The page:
The Contrarian position

The first time i encountered this was during an interview for a large corporation fairly early in my career, and it always stuck with me as one of the best interview techniques i’ve come across, since that interview, its been one of the tools i’ve used regularly to vet candidates that apply.

I’m calling it the Contrarian position. What it involves is, while interviewing the candidate, especially those in strategy and decision making positions, you ask them a fairly obvious question about the market, one where the answer should be pretty straight forward and logical, e.g. ‘why should you use facebook for marketing’ – regardless of the candidates response, take the opposite position and challenge them.

The Contrarian position is really effective as it basically forces the candidate to demonstrate they can hold their position against a senior figure, and in addition can justify their position, with conviction and facts. in other words you can actually SEE the candidates personality when assessing their ability to hold their position, argue their point and analyze the problem.

Cv’s and Fluff

Having done several hires from Director level down to Intern level. I’d say that Cv’s are generally useless proportional to the position level and years experience.

We often hear about companies wanting to hire for cultural fit, and that ‘personality’ is valued more than academic ability, yet, the CV will never be able to reflect this information.

CV’s are useful as an initial elimination, especially for the more specialised and technical roles where you know that a specific, trainable skill set is required – C++ programming skills, medical degree etc.

However nothing beats interviews for assessing the viability of a candidate, so long as you know how to look beyond confidence and inspect the candidates competence.

More to the point, personally i find that the more senior the role, the more i rely on personal recommendation and referal, its rare that i’ve found a Director level + candidate simply from a CV, more often they’ve been passed to me by personal referral, i think this is the highest quality of candidate, when someone i trust or i know within the same industry passes a recommendation, even more so, when that person has a reputation of their own.

So as a hirer, i’d say keep any eye out for personal referrals. As a candidate, i’d say, focus on trying to get someone to refer you, and make sure your CV shows actual competency and result, NOT, bravado and confidence.

Highly confident versus highly competent

I’ve previously held C-level positions and been in charge of a staff roster of over 100 people, and when you get to around 10 staff, you’ll very quickly start to see relationship dynamics and fractions start to form.

I don’t believe office politics can entirely avoided, but the right hires and hiring with very clear vetting certainly helps.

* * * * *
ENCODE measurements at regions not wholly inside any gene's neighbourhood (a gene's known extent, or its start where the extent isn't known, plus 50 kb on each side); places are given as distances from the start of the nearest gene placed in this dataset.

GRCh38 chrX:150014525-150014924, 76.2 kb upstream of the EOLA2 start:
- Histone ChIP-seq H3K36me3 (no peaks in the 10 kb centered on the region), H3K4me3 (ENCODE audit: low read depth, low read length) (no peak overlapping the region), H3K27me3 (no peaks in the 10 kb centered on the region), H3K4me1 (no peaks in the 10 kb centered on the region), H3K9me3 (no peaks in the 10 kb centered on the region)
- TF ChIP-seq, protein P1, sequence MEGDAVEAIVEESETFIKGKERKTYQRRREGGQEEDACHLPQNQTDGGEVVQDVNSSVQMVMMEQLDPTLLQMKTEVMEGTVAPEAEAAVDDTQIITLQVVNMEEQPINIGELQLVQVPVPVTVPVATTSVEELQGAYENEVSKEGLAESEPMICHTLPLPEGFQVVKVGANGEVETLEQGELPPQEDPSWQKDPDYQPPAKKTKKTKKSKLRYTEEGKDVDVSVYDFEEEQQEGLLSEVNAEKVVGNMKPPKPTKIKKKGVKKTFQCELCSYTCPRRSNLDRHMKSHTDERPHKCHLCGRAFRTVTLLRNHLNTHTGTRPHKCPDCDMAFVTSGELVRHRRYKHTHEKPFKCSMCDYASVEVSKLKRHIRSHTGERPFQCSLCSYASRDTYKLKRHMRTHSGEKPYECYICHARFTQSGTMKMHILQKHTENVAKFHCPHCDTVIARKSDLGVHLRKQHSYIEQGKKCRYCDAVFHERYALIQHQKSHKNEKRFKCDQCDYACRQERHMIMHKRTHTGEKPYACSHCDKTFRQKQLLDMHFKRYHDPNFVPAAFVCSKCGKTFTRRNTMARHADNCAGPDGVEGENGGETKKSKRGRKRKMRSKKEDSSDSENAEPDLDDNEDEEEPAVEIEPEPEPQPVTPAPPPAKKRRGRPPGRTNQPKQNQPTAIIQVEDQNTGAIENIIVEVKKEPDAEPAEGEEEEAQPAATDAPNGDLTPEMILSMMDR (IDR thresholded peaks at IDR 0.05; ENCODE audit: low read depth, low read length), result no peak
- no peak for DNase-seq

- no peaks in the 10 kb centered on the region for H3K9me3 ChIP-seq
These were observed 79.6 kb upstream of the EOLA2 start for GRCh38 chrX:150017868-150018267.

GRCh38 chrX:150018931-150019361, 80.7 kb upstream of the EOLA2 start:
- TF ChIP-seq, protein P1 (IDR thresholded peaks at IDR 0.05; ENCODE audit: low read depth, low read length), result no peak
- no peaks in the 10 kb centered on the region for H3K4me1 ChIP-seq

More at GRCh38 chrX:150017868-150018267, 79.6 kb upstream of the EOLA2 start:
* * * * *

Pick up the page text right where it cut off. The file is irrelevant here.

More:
As a leader you need to focus on deliverables and as such you need to hire based on people who are not only capable or delivering results, but also willing to deliver those results.


The hard part is knowing the difference between highly enthusiastic or confident, versus highly capable – the adage ‘never judge a book by its cover’ comes to mind. Too often senior staff can get blinded by over enthusiastic positive personalities, just because they see opportunity doesn’t mean they have the ability or know-how to achieve it. Just because someone believes in your vision doesn’t mean they know how to help you achieve it, this is where bravado, and overconfidence can create the illusion of competence.

As a leader, its your job to filter the over confident and find the competent.  As an OPs guy, I’ve strived to understand the ‘how’ of teams that i lead, what do they do, how do they do it. When i lead a team of programmers, i try and learn some basic programming. When i lead designers i try and understand their design process. Even a rudimentary level of understanding will give you enough that when you interview and assess candidates you’ll be able to see if they are simply overstating their abilities or if they actually know their craft.

Simple interview questions that highlight HOW they would get things done make all the difference between selecting the overconfident candidate that will appear capable over the competent one that will help you deliver results.

Here’s an example interview question i’ve used for a digital strategy candidate- “where do you see digital ads progress? and how would you go about tracking and assessing the validity of the data?”

this question can really only be answered by someone who has a reasonable understanding of both digital ad landscape (strategy capabilities) and tracking/ anti-fraud solutions (reasonable technical capabilities) . The “how” element in the question is the clincher – their answer here tells you their thinking process and how much they actually know.